Can’t Keep It Simple
We were planning a cruise to Block Island this weekend. Three days. Twenty-five miles out, 25 back. Simple enough. Tanks are full. Viva, our Tartan 44 test boat, is ready. Except the last time I had her out I noticed the alternator wasn’t charging.
Several years ago we installed a 120-amp high-output Powerline alternator and Link 2000R, which manages the inverter, monitors the batteries and regulates the alternator. It has lots of wires, fuses, shunts and terminal boards.
Parenthetically, the reason we installed this stuff was because Viva came with an Adler-Barbour ColdMachine 12-volt refrigerator and just two 80-amp-hour batteries. Mike Adler says you need at least a 300-amp-hour battery bank. So we bought four 6-volt golf cart batteries giving us more than 400 amp-hours. The experts said our 55-amp Hitachi alternator, standard on the Yanmar diesel, would take too long charging such a big bank. Ergo the high-output alternator and smart regulator.
Anyway, in preparation for our mini-cruise I decided I’d better fix the alternator. The Link 2000R comes with an excellent troubleshooting flow chart, which quickly pinpointed the problem: No current flowing from the alternator to #17 Reg Out on the terminal board. Poking about with my voltmeter, I guessed that there was no juice coming into the alternator to energize the field. This is supposed to come from the oil pressure switch, after the ignition key is turned on. Which led me to the engine panel wiring harness—a massive bundle of color-coded wires, all wrapped in electrical tape turned sticky in the heat. That’s when I gave up, being already late for a meeting.
No worries. Viva has a 50-watt Photocomm solar panel that can keep up with modest electrical usage such as cabin lights, stove solenoid and stereo.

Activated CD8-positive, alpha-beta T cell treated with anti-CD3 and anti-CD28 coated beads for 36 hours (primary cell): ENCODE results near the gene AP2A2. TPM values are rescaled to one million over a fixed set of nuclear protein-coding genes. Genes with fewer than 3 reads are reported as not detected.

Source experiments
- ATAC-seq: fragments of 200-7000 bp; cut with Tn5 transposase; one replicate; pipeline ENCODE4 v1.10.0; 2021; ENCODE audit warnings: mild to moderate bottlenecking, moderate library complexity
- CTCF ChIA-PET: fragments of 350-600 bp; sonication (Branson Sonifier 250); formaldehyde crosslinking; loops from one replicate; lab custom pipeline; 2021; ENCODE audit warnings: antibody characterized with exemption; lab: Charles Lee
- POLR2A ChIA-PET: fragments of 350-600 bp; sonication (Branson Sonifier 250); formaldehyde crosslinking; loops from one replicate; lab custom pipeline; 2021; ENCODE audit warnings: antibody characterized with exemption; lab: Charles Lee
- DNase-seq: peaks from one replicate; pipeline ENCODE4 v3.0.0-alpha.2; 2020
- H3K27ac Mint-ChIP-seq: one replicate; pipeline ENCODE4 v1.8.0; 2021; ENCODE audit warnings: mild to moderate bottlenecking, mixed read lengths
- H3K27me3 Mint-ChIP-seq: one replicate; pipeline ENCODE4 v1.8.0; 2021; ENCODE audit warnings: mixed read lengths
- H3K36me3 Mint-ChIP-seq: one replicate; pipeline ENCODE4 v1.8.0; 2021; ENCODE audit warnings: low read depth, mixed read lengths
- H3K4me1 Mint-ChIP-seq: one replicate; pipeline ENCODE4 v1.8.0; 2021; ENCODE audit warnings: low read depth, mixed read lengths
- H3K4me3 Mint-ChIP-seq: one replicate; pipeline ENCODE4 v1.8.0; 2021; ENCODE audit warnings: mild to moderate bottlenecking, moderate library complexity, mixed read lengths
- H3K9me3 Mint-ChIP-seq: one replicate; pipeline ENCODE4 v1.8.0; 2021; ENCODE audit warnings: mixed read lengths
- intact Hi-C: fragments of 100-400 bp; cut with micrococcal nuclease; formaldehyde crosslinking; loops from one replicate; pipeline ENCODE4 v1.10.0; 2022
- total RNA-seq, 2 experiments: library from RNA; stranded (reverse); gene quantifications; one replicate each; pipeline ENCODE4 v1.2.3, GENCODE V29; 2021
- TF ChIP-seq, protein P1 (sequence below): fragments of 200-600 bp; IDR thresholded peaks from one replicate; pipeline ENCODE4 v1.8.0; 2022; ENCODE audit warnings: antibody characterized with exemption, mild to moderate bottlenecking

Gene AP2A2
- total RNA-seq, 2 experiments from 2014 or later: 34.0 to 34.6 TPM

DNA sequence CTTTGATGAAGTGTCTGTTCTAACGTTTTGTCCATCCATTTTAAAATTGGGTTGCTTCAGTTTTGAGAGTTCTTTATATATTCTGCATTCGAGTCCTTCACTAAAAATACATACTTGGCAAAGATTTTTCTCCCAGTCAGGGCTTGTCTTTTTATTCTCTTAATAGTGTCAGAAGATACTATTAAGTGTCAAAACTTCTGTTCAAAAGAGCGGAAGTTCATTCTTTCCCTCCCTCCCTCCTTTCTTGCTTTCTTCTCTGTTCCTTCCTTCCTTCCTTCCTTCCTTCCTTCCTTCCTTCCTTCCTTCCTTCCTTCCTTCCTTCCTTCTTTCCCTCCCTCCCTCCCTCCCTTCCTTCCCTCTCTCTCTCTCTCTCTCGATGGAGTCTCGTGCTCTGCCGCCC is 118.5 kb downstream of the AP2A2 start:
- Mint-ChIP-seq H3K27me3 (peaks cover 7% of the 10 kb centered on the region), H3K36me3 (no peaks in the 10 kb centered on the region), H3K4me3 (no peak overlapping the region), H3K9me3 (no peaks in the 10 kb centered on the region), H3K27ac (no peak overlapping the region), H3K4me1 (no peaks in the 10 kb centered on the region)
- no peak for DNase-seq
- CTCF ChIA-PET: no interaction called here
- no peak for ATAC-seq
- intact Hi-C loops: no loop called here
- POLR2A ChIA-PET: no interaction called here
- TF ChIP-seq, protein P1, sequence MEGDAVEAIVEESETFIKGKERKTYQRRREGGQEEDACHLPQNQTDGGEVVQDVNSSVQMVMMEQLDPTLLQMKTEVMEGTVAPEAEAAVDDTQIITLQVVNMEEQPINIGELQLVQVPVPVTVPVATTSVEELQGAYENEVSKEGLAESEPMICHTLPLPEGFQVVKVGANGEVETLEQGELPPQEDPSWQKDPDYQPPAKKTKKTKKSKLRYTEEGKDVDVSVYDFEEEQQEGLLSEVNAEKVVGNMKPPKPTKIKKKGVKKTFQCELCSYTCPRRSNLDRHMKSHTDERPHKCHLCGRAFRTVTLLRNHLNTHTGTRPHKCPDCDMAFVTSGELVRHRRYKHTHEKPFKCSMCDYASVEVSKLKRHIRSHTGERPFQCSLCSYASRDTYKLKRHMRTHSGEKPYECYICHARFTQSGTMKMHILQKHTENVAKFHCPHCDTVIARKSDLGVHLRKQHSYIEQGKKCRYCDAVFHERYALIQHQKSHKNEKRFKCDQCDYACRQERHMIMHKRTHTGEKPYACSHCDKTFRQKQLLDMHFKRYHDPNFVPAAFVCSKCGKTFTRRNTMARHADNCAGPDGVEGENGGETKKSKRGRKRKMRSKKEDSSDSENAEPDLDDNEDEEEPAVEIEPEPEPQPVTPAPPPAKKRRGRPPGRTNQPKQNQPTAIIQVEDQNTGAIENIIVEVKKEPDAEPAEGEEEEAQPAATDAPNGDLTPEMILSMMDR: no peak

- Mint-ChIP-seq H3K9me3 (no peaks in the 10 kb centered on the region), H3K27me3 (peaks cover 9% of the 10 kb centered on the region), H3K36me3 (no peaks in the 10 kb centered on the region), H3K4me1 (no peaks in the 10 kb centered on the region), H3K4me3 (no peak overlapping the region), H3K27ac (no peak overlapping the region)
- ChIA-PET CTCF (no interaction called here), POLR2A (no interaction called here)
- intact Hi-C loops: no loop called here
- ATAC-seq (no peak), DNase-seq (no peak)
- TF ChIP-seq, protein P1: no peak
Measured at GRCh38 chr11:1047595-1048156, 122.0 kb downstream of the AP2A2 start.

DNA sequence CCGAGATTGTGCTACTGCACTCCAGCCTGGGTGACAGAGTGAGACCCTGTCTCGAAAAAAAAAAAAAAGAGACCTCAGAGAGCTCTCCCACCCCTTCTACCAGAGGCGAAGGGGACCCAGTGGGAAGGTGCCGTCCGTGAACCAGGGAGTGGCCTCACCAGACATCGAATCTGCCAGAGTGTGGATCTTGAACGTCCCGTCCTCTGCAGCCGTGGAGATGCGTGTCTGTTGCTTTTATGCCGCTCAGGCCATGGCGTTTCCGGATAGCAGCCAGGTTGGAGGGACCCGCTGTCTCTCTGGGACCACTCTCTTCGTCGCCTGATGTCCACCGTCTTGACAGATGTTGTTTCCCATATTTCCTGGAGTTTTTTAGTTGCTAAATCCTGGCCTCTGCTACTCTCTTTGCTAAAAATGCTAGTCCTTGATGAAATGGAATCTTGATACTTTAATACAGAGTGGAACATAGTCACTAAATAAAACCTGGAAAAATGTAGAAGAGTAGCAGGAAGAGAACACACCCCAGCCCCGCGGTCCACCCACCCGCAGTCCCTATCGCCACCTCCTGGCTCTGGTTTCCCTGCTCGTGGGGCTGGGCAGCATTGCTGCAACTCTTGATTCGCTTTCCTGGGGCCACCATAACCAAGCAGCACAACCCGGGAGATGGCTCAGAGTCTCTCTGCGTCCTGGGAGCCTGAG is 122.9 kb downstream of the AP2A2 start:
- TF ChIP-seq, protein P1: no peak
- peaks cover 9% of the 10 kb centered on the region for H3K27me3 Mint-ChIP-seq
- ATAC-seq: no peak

Oops. The solar panel wasn’t charging either!
What the #$@!
I’d just moved the panel from the stern rail to the top of our new Wavestopper hardtop dodger and when I last looked, it was working fine. But, as Indiana Jones always says to the chick remonstrating him for his fearlessness (“Indy, someday you’re gonna get yourself, killed!”), “Maybe, lady, but not today.”
Sure enough. The light on the new FlexCharge regulator was as dim as the “idea” bulb in my brain. I untaped the electrical connector plug, wire brushed the pins and stuck it back together. Nothing. Then I checked the open circuit voltage with a meter.
How? Why? I mean, a solar panel with two wires is about as simple as it gets.
With neither the engine alternator nor the solar panel working, we couldn’t go to Block Island. As soon as I got off the boat, I stopped by Oldport Marine and filled out a work order, adding as I left that we were hoping to leave Friday. Jim Razza promised to do his best, and I knew he would.
That afternoon I was talking with Bob Perry, the Seattle designer. He said he’d recently bought a 26-foot boat with a single-cylinder Volvo and one battery. That’s the way he likes it.
“Me, too,” I said. But I have an obligation to my readers to install, try and test all the latest gizmos. Besides, I like my beer cold and I don’t want to hear it from the purists about learning to drink it warm.
Guess I can’t keep it simple.
Did I mention that four years ago, after buying new batteries, the high-output alternator and Link 2000R, I discovered the ColdMachine didn’t even work? By then, I had too much invested to turn back, so I bought a new ColdMachine. I like it (and all the other fancy gear) as long as it works. When it doesn’t, I think about an engineless Folkboat with oil lamps…and warm beer.